Looking pretty solid. Do you have any research experience? How do your letters of recommendation look? I think you've got a solid shot at a top 5 (or least a top 10).
I'd like to get the advice of people on the forum for schools that I should apply to if I decide to get a Ph.D. in Economics. I'm interested in studying international development economics.
I went to undergrad at Stanford, majoring in economics with a minor in chemistry. I got a 3.7 GPA, but took only one math class, and got a lowly B-.
I worked for 3 years at a technology startup, and 1 year at a consulting company.
I then decided I wanted to apply to Ph.D. programs, so went back to get a Master's degree in economics and to take more math classes. I went to UC Santa Barbara, and did well, getting a 4.2 GPA, including A and A+ grades in differential equations, intermediate linear algebra, and real analysis.
Finally, I've worked for the past year at a top think tank. I got something like a 1450 on my GRE 650V, 800M
What do you guys think? What schools should be in my range?
Mikey, I tend to disagree, unless he's kept in touch with the Stanford profs and has them writing his letter of recommendation's. If that's the case, top 5's are possible. If he's mostly relying on the UCSB recs, then there's not a chance in hell (and I don't mean that in a bad way, just being realistic). Profile is good, not great. I see top 20/25 as almost a given; a likely top 10 (thanks mostly to Stanford). Top 5... not unless some people at Stanford really like you.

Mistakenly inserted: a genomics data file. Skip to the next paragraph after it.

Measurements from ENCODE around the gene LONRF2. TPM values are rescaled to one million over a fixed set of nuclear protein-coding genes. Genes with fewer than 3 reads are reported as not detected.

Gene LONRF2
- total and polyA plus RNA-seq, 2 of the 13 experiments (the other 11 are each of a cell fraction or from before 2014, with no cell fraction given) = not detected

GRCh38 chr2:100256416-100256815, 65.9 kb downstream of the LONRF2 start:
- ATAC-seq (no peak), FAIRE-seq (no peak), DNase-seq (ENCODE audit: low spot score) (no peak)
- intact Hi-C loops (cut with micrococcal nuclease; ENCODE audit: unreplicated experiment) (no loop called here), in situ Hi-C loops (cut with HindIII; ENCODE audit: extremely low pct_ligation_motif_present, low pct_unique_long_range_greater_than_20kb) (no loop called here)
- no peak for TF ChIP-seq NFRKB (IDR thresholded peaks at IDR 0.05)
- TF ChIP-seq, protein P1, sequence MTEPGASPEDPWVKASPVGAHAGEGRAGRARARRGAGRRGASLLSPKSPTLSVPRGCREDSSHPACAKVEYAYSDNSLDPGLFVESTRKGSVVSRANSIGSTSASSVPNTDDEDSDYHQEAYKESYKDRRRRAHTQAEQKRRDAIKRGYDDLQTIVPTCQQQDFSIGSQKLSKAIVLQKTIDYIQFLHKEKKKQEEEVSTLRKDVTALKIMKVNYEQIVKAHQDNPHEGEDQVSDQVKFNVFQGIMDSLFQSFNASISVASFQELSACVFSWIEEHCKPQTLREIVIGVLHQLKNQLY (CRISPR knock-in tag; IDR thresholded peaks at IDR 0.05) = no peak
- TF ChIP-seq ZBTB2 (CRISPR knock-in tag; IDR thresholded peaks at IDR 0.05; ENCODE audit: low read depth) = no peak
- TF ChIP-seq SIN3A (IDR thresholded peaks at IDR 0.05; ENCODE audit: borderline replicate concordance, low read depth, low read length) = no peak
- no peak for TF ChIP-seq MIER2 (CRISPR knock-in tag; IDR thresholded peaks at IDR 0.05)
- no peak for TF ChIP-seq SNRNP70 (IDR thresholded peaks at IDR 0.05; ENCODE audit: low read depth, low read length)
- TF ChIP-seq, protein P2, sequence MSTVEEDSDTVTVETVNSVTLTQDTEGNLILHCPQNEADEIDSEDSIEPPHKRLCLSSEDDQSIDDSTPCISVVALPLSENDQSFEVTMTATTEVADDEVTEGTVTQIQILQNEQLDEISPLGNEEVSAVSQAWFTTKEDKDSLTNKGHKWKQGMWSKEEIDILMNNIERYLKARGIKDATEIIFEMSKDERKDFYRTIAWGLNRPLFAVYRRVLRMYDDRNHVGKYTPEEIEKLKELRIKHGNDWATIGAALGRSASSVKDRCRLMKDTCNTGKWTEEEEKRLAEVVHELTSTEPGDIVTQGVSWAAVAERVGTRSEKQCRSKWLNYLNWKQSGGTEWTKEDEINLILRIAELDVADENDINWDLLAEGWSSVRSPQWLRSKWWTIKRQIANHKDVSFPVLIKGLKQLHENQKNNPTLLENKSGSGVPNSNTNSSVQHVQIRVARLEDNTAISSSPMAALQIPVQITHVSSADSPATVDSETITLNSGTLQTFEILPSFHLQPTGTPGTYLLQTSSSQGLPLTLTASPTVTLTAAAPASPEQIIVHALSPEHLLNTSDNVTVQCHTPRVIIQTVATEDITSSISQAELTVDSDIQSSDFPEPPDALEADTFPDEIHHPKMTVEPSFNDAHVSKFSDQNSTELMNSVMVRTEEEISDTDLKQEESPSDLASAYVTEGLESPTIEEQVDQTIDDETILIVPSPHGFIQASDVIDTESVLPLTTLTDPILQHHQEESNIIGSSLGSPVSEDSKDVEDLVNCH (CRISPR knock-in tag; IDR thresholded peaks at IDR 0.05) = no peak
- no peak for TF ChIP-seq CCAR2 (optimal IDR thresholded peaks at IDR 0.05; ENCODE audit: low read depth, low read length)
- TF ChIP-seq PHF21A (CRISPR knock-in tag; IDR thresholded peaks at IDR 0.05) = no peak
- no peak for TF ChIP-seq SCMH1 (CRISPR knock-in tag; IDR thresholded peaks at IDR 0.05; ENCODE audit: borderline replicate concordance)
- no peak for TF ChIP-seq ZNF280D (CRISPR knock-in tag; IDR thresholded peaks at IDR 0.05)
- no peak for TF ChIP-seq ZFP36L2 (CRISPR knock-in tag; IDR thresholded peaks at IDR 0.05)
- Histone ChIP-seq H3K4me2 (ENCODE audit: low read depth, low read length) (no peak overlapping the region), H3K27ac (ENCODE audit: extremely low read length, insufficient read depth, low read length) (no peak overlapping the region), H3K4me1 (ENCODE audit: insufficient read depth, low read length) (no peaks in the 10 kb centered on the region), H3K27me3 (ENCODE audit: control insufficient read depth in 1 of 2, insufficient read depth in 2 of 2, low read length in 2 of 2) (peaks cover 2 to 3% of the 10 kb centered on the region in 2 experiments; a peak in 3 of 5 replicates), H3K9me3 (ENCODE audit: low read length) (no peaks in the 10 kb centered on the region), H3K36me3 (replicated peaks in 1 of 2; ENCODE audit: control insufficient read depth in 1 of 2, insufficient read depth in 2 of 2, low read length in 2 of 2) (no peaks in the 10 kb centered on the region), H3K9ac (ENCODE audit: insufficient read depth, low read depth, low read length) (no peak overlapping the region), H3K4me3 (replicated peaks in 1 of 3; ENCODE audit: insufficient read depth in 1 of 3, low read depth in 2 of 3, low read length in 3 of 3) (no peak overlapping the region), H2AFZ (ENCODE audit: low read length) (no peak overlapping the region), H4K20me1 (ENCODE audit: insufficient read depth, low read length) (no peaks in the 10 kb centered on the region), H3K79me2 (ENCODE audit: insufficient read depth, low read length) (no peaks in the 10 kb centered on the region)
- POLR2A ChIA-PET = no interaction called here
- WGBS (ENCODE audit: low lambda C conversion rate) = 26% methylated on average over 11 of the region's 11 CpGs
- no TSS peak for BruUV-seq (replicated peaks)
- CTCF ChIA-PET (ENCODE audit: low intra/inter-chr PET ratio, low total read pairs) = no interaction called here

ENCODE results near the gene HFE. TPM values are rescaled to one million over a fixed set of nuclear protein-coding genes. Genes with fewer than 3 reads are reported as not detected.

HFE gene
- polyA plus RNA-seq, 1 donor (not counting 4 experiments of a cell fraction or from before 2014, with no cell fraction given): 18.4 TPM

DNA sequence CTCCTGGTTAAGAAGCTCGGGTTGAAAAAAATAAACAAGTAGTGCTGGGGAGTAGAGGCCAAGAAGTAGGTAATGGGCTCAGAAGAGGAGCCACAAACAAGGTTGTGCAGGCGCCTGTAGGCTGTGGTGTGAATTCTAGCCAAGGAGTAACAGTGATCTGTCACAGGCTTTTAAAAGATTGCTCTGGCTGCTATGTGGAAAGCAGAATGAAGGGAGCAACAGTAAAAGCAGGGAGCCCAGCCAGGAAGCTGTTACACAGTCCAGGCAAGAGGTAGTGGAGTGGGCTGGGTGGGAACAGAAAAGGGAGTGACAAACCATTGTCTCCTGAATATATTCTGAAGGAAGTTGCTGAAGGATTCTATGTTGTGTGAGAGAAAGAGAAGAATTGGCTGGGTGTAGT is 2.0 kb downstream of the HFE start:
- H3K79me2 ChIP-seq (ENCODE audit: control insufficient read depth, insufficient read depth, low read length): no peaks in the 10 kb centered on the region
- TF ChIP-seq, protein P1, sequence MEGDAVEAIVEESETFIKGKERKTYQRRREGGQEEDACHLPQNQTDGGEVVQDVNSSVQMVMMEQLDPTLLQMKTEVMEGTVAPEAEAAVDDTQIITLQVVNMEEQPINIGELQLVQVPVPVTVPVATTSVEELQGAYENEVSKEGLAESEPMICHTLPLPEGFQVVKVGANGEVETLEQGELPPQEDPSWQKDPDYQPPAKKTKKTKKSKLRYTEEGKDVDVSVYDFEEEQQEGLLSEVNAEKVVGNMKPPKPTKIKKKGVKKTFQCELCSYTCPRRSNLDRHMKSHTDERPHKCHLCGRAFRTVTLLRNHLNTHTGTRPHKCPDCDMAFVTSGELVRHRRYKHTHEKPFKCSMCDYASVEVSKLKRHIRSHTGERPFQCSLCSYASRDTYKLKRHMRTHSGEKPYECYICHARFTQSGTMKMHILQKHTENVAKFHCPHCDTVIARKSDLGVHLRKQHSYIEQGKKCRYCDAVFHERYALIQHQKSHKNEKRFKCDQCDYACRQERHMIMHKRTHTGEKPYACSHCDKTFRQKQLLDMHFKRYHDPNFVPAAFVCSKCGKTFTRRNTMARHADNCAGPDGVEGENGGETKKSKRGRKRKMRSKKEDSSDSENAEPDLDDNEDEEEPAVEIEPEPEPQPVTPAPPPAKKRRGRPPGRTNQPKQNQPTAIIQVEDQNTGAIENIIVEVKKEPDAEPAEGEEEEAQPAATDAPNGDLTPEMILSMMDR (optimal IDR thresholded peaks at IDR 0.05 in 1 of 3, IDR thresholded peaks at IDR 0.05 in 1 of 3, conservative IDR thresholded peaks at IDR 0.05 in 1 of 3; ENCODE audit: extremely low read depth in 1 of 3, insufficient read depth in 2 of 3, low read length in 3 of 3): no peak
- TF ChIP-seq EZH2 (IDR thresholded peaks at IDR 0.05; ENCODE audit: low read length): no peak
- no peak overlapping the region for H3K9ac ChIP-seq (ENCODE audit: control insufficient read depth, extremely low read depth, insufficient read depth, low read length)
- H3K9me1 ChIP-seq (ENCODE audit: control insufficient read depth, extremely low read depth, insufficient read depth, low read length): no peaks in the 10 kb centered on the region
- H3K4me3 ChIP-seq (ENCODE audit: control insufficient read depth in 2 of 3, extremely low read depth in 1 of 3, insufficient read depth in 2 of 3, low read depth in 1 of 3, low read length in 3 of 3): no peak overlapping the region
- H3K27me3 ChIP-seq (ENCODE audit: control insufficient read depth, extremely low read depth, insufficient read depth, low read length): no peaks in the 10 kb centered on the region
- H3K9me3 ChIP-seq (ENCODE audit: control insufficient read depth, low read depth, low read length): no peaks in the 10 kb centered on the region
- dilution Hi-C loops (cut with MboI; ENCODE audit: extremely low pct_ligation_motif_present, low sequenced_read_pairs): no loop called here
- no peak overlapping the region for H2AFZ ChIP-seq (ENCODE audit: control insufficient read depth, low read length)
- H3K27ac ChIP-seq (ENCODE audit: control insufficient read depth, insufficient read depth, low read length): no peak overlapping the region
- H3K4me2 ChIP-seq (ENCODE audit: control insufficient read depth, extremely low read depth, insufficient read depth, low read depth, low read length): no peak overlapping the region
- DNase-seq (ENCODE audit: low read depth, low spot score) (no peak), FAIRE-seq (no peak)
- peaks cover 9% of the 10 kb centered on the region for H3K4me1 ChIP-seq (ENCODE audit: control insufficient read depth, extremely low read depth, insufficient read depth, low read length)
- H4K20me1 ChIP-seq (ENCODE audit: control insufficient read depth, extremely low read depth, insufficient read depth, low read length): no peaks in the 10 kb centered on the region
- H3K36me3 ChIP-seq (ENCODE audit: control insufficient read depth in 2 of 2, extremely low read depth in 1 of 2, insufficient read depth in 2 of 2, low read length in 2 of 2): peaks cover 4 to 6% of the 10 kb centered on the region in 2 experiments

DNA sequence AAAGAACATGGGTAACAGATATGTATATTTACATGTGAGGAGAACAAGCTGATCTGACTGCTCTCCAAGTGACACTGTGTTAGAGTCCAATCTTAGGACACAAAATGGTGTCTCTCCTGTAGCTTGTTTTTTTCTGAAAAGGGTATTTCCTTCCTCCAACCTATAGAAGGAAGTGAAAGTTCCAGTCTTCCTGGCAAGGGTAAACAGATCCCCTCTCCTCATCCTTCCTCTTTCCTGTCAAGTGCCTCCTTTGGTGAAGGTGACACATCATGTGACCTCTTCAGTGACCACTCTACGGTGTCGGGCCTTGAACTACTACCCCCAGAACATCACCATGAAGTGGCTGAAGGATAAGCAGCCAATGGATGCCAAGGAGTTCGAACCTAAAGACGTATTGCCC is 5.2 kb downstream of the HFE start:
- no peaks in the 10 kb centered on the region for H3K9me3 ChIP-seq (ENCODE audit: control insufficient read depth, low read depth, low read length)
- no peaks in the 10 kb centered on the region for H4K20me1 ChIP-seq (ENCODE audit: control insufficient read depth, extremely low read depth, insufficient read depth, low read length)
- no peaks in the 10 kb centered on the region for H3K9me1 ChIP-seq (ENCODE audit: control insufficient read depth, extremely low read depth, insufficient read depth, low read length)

@Antichron... are you really on the 4-year plan, and is what you posted on your site your real schedule. That's insane! Good luck, and it's nice to have some familiarity with a future JBC Medal winner... maybe Daron can give you some advice for your acceptance speech, since he has some experience (hint: thank the wife... I thought that was a nice touch).
If all goes well, I am on the 4-year plan. I plan on taking my general exams at the end of this year instead of my second year, in which case my only required courses next year will be macro in the Fall. I ended up not taking topology, since I found myself spending as much time on topology problem sets as on the rest of my classes combined, so my schedule is not as crazy as it was. (I suppose I ought to update it!)
MIT Economics, class of 2011
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